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Traditional Healing Practices Among American Muslims: Perceptions of Community Leaders in Southeast Michigan

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Despite growing numbers of American Muslims, little empirical work exists on their use of traditional healing practices. We explored the types of traditional healing practices used by American Muslims in southeast Michigan. Twelve semi-structured interviews with American Muslim community leaders identified through a community-academic steering committee were conducted. Using a framework coding structure, a multidisciplinary investigative team identified themes describing traditional healing practices. Traditional healing practices can be categorized into three domains: Islamic religious text based practices, Islamic worship practices, and folk healing practices. Each domain may further contain therapies such as spiritual healing, medicinal herbs, mind body therapy, and dietary prescriptions. Traditional healing practices are utilized in three capacities of care: primary, secondary, and integrative. Our findings demonstrate that American Muslims actively utilize traditional healing practices. Healthcare practitioners caring for this population should be aware of the potential influence of these practices on health behaviors.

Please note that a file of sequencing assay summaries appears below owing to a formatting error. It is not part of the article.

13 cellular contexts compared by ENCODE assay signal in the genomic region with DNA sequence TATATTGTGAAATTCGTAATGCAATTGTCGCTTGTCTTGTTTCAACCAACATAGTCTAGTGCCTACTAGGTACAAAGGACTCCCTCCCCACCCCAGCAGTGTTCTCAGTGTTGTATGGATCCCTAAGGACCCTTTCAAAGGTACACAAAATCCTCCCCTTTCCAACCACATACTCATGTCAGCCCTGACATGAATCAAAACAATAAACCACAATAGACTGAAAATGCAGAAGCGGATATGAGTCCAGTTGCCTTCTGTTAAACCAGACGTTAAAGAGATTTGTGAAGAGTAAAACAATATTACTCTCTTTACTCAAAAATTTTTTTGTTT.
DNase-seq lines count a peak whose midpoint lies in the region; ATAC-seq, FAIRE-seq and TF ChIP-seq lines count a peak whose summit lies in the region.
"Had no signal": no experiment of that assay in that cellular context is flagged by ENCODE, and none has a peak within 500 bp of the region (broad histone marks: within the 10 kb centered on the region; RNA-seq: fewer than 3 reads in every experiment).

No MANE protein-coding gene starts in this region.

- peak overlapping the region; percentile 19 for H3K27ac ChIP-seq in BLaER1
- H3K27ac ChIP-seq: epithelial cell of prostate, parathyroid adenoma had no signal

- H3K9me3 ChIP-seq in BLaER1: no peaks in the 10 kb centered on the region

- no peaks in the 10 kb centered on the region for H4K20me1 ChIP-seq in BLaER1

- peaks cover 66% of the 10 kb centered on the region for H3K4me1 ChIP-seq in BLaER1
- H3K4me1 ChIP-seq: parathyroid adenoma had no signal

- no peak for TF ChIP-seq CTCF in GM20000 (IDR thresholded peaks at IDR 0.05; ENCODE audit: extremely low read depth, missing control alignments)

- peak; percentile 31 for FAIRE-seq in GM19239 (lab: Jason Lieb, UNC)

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This study was funded through the Robert Wood Johnson Foundation Clinical Scholars Program, and by the Institute of Social Policy and Understanding. The time-effort put forth by AIP and AK was funded though the Robert Wood Johnson Foundation Clinical Scholars Program. Dr. Fetters’ participation was made possible in part through the generous support of the Jitsukoukai Foundation. The study was presented in part at the Islamic Social Services Association National Conference 2010 in Dearborn Michigan. The authors thank our respondents for sharing their time and insight with us, as well as the community partners and steering committee members for their invaluable insight, recruitment assistance, and support: Muzammil Ahmed MD, Hamada Hamid DO MPH from the Institute for Social Policy and Understanding, Najah Bazzy RN from the Islamic Center of America, Mouhib Ayyas MD from the Islamic Shura Council of Michigan, and Ghalib Begg from the Council of Islamic Organizations of Michigan. We also thank Amanda Salih MPH for aiding in interviews, coding manuscripts, and data analysis, and Jane Forman ScD, MHS for interview guide development and qualitative interview training.

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Correspondence to Sara AlRawi.

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AlRawi, S., Fetters, M.D., Killawi, A. et al. Traditional Healing Practices Among American Muslims: Perceptions of Community Leaders in Southeast Michigan. J Immigrant Minority Health 14, 489–496 (2012).

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